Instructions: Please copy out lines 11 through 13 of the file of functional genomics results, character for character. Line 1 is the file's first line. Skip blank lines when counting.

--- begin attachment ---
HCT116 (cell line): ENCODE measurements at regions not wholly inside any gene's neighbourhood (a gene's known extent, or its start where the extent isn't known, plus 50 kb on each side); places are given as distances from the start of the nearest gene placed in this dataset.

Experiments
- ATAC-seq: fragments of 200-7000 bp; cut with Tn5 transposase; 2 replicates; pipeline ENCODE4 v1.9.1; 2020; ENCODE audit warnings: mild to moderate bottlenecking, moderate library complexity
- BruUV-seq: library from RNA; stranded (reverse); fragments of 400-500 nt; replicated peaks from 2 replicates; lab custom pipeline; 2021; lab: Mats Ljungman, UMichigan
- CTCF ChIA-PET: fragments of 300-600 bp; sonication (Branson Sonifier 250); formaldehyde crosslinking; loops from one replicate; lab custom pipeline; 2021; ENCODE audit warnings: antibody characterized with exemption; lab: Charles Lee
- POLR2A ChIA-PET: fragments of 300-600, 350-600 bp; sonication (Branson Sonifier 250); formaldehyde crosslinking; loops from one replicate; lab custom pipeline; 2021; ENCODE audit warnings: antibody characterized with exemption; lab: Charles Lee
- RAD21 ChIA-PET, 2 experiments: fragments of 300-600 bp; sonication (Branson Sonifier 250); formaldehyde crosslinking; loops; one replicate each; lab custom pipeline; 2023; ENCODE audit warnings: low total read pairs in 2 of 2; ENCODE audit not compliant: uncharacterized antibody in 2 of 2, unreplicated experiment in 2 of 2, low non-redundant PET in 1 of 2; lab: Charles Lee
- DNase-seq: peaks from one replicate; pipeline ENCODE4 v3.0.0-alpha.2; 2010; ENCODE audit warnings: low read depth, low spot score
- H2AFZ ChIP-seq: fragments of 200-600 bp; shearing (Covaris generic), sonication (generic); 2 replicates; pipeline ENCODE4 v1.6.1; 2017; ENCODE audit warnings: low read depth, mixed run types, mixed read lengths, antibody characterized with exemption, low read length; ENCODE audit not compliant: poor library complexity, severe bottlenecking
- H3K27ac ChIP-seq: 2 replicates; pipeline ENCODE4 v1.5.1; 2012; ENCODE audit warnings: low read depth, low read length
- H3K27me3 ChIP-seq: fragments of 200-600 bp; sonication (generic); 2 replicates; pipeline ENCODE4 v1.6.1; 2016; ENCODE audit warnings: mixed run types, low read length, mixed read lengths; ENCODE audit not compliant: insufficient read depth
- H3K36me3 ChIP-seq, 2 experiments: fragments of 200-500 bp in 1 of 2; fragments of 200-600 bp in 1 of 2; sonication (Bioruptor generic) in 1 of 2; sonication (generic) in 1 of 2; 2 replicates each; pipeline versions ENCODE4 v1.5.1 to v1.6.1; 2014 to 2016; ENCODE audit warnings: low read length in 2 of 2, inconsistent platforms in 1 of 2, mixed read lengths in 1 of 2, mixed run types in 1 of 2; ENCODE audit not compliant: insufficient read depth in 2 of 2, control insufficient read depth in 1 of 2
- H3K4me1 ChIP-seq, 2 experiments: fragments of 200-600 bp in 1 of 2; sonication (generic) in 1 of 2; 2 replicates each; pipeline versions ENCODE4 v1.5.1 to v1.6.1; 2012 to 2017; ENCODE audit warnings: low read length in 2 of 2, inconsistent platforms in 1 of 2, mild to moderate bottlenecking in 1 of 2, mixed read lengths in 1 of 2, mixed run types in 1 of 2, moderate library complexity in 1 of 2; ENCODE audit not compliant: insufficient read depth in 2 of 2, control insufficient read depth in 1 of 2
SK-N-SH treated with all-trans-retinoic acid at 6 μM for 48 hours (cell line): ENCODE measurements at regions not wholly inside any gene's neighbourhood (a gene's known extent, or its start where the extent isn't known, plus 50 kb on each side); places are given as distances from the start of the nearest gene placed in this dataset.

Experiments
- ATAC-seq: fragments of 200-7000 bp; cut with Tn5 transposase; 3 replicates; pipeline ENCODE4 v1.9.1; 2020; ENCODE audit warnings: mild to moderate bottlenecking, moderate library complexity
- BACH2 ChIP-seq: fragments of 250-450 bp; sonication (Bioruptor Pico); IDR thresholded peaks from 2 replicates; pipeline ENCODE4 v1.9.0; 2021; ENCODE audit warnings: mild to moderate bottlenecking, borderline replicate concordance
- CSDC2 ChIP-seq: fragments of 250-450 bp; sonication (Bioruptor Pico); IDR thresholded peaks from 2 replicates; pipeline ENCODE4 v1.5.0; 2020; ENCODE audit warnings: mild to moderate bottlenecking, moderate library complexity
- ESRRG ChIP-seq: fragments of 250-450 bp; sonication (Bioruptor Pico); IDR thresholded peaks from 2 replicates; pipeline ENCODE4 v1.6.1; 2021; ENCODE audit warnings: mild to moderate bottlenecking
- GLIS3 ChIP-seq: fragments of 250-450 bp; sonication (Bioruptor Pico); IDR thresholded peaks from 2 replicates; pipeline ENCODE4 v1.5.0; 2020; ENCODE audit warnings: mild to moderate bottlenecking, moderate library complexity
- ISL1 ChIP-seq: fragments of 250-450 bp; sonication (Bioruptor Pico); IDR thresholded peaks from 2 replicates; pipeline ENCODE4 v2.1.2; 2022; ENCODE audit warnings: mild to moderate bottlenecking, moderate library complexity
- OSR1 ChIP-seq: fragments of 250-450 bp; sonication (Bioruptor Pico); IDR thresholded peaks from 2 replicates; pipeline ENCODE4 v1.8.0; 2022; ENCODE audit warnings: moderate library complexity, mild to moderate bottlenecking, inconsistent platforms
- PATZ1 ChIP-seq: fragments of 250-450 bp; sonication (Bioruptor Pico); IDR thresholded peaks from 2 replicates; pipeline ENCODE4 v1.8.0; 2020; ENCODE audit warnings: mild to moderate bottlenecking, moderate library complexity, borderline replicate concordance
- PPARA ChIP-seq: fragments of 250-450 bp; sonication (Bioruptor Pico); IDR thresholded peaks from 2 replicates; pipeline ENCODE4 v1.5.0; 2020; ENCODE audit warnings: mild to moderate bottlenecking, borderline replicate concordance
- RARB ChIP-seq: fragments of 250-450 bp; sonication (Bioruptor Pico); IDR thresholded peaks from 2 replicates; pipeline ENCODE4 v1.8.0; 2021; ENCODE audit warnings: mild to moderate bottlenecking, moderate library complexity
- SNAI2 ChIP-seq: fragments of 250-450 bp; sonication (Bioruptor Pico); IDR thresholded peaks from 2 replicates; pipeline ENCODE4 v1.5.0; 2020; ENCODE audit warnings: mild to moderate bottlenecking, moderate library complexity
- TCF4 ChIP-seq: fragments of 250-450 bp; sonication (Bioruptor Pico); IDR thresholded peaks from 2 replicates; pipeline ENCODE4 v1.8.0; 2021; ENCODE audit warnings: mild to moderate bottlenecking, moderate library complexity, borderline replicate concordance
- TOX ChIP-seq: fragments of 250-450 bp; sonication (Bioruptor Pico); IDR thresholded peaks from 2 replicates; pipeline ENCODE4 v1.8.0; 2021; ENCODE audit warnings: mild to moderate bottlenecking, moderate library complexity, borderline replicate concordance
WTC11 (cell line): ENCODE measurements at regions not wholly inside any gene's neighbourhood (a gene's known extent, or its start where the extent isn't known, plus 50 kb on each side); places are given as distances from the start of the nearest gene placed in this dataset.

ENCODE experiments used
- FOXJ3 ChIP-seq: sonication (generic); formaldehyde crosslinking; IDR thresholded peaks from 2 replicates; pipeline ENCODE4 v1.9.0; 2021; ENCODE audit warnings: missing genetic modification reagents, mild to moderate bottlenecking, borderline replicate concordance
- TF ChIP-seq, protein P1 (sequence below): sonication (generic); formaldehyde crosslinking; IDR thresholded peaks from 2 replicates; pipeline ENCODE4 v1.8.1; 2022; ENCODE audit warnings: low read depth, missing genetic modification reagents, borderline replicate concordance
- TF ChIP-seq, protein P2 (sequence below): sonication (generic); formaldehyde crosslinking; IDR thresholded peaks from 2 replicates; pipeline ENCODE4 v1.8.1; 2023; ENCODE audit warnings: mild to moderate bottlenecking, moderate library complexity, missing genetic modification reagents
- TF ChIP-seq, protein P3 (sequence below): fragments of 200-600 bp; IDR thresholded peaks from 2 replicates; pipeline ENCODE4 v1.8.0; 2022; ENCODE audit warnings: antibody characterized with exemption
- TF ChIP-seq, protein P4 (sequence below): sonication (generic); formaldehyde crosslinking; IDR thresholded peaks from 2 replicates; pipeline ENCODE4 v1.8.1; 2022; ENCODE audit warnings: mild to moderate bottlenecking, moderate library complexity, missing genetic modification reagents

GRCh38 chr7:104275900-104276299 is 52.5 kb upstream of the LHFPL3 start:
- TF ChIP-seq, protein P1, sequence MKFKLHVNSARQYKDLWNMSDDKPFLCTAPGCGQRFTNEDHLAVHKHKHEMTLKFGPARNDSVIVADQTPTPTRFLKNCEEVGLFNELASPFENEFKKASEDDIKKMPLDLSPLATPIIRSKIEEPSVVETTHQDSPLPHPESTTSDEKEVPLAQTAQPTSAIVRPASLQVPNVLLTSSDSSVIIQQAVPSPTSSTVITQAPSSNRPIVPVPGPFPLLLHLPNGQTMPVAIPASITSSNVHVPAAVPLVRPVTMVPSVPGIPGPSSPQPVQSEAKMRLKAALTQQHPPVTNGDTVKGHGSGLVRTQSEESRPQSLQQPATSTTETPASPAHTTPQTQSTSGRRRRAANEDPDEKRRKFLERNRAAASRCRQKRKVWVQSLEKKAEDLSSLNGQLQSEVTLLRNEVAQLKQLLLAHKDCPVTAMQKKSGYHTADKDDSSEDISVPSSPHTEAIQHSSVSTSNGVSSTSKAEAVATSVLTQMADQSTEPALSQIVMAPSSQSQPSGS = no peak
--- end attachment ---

- H3K27me3 ChIP-seq: fragments of 200-600 bp; sonication (generic); 2 replicates; pipeline ENCODE4 v1.6.1; 2016; ENCODE audit warnings: mixed run types, low read length, mixed read lengths; ENCODE audit not compliant: insufficient read depth
- H3K36me3 ChIP-seq, 2 experiments: fragments of 200-500 bp in 1 of 2; fragments of 200-600 bp in 1 of 2; sonication (Bioruptor generic) in 1 of 2; sonication (generic) in 1 of 2; 2 replicates each; pipeline versions ENCODE4 v1.5.1 to v1.6.1; 2014 to 2016; ENCODE audit warnings: low read length in 2 of 2, inconsistent platforms in 1 of 2, mixed read lengths in 1 of 2, mixed run types in 1 of 2; ENCODE audit not compliant: insufficient read depth in 2 of 2, control insufficient read depth in 1 of 2
- H3K4me1 ChIP-seq, 2 experiments: fragments of 200-600 bp in 1 of 2; sonication (generic) in 1 of 2; 2 replicates each; pipeline versions ENCODE4 v1.5.1 to v1.6.1; 2012 to 2017; ENCODE audit warnings: low read length in 2 of 2, inconsistent platforms in 1 of 2, mild to moderate bottlenecking in 1 of 2, mixed read lengths in 1 of 2, mixed run types in 1 of 2, moderate library complexity in 1 of 2; ENCODE audit not compliant: insufficient read depth in 2 of 2, control insufficient read depth in 1 of 2